Friday, August 01, 2008


One of the fallacies of the Volunteer Army is that it is successful as an American Institution. Let's face it, few Americans know much about the Institution and participation very minuscule. It is only successful in terms of a mercenary force paid to fight our wars. I have all kind of examples of how most are out of touch. Here's a recent one. A good buddy, a vet, had not even heard of Stop-Loss, an egregious program fostered upon active army soldiers who have done their duty and are ready to depart the scene. They can't; a voluntary Army suddenly is no longer voluntary. Why Stop-Loss? Cannon fodder so to speak; filling the ranks because of shortfalls and the desire to keep experienced soldiers, even against their will. If my friend had never hear of this, those so much uninterested as most Americans, surely haven't.

The active Army, fighting two wars is pushed to the limits, repetitive tours are more the rule than the exception, trouble is everywhere; if not broken, it is close, in my view. The Army is desperate and one of the programs they are experimenting with to attract soldiers is one called The Advantage Fund. On the surface, this sounds like a good idea and I'm for it: giving deserving youngsters who have joined up, a helping hand to buy their first home or start a business. This is a latest wrinkle of throwing money at the problem. Just as an innocuous and idealistic aside, whatever happened to the incentive of patriotism, serving my country, giving back. Forget it. Those ideals have militarily gone the way of brown boots in the Army.

The Advantage Fund is traded for five years in the Army. It is a bonus.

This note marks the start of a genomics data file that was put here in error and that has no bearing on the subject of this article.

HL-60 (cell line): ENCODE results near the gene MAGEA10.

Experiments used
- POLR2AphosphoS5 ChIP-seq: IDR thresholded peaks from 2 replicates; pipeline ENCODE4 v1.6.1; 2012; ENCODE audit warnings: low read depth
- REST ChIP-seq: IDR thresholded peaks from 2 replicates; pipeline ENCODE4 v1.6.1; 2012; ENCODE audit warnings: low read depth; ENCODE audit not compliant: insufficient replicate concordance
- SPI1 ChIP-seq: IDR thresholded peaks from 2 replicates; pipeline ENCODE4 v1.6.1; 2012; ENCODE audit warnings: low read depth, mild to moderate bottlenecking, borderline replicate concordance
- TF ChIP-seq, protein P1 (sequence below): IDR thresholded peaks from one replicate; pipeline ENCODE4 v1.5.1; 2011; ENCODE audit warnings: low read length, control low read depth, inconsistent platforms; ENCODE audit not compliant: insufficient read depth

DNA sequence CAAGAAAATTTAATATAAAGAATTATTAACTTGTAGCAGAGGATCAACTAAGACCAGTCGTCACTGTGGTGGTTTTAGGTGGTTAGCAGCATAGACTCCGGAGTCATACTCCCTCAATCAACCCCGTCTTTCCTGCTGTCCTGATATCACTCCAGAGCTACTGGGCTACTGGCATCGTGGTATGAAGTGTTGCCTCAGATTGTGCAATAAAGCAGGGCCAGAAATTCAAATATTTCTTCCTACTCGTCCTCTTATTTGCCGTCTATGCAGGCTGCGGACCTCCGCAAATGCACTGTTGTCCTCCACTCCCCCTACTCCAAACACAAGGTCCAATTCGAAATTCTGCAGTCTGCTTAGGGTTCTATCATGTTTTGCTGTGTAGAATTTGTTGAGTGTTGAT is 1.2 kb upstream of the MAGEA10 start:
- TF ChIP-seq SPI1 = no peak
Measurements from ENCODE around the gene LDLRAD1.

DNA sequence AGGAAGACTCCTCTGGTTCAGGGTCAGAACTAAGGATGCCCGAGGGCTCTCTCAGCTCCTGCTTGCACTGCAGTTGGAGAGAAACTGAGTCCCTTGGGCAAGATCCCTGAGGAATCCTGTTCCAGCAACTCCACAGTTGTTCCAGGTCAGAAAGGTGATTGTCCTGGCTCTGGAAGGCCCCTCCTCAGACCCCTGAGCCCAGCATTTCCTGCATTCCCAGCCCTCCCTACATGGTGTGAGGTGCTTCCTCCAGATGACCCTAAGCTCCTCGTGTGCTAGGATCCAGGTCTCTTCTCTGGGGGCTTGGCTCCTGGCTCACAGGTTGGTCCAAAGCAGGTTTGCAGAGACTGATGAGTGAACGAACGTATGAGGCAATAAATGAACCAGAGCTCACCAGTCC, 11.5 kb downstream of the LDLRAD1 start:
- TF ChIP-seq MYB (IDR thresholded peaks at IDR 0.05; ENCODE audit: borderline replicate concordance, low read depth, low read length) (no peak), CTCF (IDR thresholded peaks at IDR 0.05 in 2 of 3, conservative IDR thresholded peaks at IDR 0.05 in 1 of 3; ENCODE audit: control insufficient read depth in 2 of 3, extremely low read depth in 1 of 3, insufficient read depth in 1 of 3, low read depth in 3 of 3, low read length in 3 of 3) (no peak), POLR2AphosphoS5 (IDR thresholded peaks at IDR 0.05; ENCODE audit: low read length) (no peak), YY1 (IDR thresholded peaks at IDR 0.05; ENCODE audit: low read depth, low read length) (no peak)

Although this is a pilot program, it underscores the severity of desperation in today's military: try anything to get in bodies. The Advantage Fund has to be attractive but why it and other incentives have their limitations is that when they become the sole reason for someone joining up, then it is somewhat tainted, not from the soldiers' standpoint but from those who dreamed up the idea. Part of the military is emotion: to fight, to put oneself in harm's way. These soldier emotions will hardly be surfaced by incentives like seed money to buy a house , etc.

We only have to look at the Marines to realize how to make recruiting work. They appeal to "being the best, the elite, the few, the proud while the Army throws money at enticing the hesitant.

This is not to disparage those youngsters who choose the Army way. It is taking a chance but obviously they deem it worth it. And, who can blame them, based on their prospects. WHY THEY JOIN is the subject of a a terrific article in the NY Review of Books that I commend to everyone.

Why do they join? Health care, educational benefits, nothing else to do, run out of options--a multitude of reasons with occasionally some voicing patriotism or invoking 9-11. They are youngsters that at least have to be affirmed for joining. The flip side of the coin is that it is pretty pathetic that we have come to this; offering money for blood and life. God bless our troops.